Editorial: How to Make Guanacaste Great

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Guanacaste has optimal conditions to develop its innovation potential, but we need local governments committed to the cause and a central government that pushes investment in technology and reduces red tape for entrepreneurs in the region.

Ad Astra and Avantica are clear examples of the region’s potential. They have found and forged talent in the region with universities like Invenio and Earth, that even innovate their own teaching methods. Maybe even more important are schools like the one in Lajas, Santa Cruz, that has motivated kids to learn math and science with a small budget through robots and programming.

In Costa Rica, international sales of tech services are 6% of GDP and they generate 5% of the nation’s jobs. It’s a growing industry, but one that is stuck in the central valley and hasn’t been able to permeate the coastal provinces. In recent weeks, Amazon announced that it will hire 2,000 people in Costa Rica and Boston Scientific 600 in digital technologies. How many of those jobs will be in Guanacaste?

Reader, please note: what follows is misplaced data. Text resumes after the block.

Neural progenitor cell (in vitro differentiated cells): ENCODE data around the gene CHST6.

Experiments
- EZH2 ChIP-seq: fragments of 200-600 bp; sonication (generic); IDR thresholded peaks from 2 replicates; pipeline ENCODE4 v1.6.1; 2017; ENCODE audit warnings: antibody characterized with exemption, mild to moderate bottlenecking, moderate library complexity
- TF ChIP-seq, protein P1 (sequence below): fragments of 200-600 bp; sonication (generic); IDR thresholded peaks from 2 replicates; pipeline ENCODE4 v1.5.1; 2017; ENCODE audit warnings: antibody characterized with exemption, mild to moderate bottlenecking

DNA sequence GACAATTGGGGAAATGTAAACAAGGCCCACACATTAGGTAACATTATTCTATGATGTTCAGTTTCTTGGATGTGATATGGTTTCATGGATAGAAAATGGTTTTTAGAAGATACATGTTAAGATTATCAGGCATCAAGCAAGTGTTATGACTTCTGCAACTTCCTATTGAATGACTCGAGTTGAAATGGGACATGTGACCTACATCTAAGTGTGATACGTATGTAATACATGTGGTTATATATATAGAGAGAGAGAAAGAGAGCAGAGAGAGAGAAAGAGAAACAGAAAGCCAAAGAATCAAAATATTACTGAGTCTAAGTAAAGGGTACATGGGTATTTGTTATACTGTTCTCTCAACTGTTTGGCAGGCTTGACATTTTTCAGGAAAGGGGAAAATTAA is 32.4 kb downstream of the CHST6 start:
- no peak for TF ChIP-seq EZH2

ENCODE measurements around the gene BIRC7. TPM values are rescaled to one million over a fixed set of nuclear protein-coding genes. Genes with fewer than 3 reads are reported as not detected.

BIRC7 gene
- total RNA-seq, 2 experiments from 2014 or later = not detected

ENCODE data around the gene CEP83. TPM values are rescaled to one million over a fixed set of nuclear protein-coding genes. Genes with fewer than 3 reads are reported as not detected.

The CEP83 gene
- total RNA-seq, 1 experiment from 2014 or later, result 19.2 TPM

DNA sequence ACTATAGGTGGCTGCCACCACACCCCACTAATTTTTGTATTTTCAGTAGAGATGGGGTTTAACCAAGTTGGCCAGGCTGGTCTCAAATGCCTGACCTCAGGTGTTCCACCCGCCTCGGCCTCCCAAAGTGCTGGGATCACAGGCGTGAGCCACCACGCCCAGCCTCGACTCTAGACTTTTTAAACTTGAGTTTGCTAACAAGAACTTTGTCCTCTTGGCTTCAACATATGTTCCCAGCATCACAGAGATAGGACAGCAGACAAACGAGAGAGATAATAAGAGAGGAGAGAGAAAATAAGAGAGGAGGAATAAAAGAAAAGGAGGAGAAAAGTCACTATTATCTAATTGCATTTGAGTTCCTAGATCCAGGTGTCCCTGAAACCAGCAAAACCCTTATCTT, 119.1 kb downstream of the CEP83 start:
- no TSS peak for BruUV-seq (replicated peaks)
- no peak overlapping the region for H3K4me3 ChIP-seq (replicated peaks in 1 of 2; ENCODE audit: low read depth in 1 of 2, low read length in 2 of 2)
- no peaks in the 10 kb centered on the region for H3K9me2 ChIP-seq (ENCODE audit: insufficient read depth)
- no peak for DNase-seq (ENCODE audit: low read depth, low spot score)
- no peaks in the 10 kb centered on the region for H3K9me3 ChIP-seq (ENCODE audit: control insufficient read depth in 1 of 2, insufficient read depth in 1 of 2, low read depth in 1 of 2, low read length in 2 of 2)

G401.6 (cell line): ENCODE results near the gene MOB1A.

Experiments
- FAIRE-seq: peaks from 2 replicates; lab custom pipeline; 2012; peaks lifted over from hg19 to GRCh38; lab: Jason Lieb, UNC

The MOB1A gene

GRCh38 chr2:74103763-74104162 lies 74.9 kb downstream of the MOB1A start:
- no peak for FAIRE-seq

On the other hand, the government is looking to promote projects that will bring 7,000 jobs to Guanacaste. We need them to fight unemployment and exclusion, but the majority of these jobs will be at large, traditional tourist developments. Why not link digital tech companies into this new wave of economic growth for the province?



In order to achieve this goal, universities must be committed to creating more spaces and better quality majors with high demand like computer engineering and information technology, majors that contribute to the province’s economy and aren’t to the detriment of other social majors, which are also necessary in the country.

It’s also necessary for the Public Education Ministry (MEP) to start incentivizing more schools and high schools to invest in tech infrastructure and encourage the private sector to get actively involved in the process. The Omar Dengo Foundation’s project in alliance with MEP to provide technology and training in schools is an example of how NGOs and private companies can get involved in the future of the region.

Finally, business owners need a long-term view of the province. If they look closely, they will realize that Guanacaste could become a center for highly competitive innovation. Why? Because we have the potential to move the country toward clean and renewable energy, agriculture and ranching have huge opportunities for improvement if we take advantage of the precision of digital technologies that are already being developed in the zone. There is one point we shouldn’t overlook. Our people are hardworking and this is a great place to live.